ONE OF US? NEVER!

I now live among birds, and they
accept me, listen to me endless complaints,
and never demand I cease kvetching.

I know they speak about me behind
my back, but they are kind, and generally
do not remind me of my shortcomings,

no doubt certain I am all too well aware
of my failings, and they remind me they have
their own problems, a shrinking

environment, water and air that only
we might drink or breathe willingly,
and when I object to their complaints,

when I say that I am not the one
to blame, they seem to laugh, and say
perhaps so, for we birds have much

in common with you, no one wants
to listen to us complain, and you do
all look pretty much alike to us.

YEATS IF ONLY

Cheever was having a bad day,
that much was immediately obvious.
Perhaps it was the two martini’s in town
before lunch, but he says it only made him giddy.
We all know better and by late afternoon
his mood has soured completely, his emotions
have slipped back into turmoil.
He says a few cocktails will cure him,
or at least make him bearable.
He will soon consider AA again,
drinking dry the liquor cabinet in the consideration.
Elsewhere and in another time, Borges reminds us,
an Irish poet, held prisoner in the last days
of the Irish civil war, knows he will be executed
in the morning, and so slips out of the house
that serves as his prison, and into the water
icy, frigid, now hating the Barrow river.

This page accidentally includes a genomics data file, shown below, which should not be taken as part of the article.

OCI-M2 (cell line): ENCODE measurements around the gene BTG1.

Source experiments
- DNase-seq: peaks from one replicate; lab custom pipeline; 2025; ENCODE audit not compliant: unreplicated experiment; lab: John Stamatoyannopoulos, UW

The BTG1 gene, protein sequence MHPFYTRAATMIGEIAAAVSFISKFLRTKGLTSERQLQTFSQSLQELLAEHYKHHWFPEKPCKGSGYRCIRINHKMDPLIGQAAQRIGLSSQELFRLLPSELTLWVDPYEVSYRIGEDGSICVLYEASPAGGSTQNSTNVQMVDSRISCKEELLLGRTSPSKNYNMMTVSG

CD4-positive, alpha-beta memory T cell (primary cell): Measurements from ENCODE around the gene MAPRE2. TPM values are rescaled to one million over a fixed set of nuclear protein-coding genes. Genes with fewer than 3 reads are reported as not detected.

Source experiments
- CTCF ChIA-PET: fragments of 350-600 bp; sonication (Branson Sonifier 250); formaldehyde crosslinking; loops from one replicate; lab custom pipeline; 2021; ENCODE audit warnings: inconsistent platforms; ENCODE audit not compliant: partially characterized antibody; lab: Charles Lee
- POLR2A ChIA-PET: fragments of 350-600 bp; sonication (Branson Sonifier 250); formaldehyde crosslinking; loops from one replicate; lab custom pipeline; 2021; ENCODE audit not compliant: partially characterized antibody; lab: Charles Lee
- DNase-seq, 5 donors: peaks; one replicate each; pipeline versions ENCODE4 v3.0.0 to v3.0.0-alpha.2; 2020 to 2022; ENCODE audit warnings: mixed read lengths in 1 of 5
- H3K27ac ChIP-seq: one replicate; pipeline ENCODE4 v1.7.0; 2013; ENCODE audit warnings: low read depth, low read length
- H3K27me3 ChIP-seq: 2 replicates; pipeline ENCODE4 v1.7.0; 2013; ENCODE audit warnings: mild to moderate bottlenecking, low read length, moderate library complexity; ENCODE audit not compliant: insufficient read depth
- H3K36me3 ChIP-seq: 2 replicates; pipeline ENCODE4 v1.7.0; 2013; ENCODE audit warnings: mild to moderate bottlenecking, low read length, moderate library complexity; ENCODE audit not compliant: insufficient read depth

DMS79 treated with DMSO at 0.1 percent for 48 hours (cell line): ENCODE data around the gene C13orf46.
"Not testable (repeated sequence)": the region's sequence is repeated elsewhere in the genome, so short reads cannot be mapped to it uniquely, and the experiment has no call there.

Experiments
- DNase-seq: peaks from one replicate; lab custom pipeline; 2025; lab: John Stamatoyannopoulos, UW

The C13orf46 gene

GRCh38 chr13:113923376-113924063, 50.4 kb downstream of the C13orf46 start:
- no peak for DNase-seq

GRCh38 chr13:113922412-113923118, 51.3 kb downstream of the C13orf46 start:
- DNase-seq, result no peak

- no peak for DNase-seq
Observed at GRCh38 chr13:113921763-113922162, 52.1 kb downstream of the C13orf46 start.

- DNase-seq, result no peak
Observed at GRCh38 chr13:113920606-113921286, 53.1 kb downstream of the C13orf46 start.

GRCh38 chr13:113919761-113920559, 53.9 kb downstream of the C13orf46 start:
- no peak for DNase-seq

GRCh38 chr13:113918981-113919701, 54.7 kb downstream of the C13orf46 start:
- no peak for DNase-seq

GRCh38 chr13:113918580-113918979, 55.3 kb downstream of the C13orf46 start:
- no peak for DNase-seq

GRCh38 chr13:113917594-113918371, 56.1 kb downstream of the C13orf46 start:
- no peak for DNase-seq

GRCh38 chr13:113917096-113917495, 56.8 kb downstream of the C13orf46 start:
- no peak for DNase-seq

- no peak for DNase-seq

He swims as best he can, promising
that if the river god allows him to live
he will present her with two swans.
He does live, he does place two swans
onto the river the following spring,
and he dreams one day of visiting Coole.

DRY CREEK 鐵笛倒吹 四十

When you are parched
and come upon a dry creek bed
will you assume there is water
flowing freely beneath
the soil and rocks, and how
will you drink it?

If you give up your thirst
your attachment to life
may wash downstream
and the bitter waters
may run both sweet and deep.
You may bathe in them
alongside old Joshu
without need for drinking.


A reflection on Case 40 of the Iron Flute Koans.

NAM

He said, “I survived the war,
was up to my armpits in water
wading through the night
through the rice plants
that would never bear grain
once we called in the orange.
I walk through minefields,
the noise a deafening silence
since the only sound that mattered
was the click that shouted death
You think Ii have issues now
and in your mind I certainly do
but you my issues didn’t go away
like Jamie’s, he heard that click and a moment
later his issues were gone, and the moon
was painted blood red that night
and it inhabits my dreams still.

RIVER CROSSING

We crossed the Hudson this afternoon
on a Dutch named bridge
in a driving rain so strong
you could hear little over the beat
of the wipers throwing sheets of water.
You wondered why the superstructure
was only on the Eastern end.
I wondered why they had to have
a Dutch name no one can translate.
The river’s surprisingly wide here
and you can’t even see the dead fish
or the waste from the plants up river,
its just a silver sheet of water
and the slashing of the wipers
and that name no one can translate.


First appeared in Calliope 21:1, 1997

TIPPING THE WATER BOTTLE 無門關 四十

These few words
gathered neatly on a scrap
of simple paper,
what do you call it?

Answer carefully for you response
may carry the keys
to the doors of Mount Tai-i.
Better still, upend
the water bottle, watch
the ink and water form
a gentle pool into which
no pebble drops.


A reflelction on case 40 of the Mumonkan (Gateless Gate)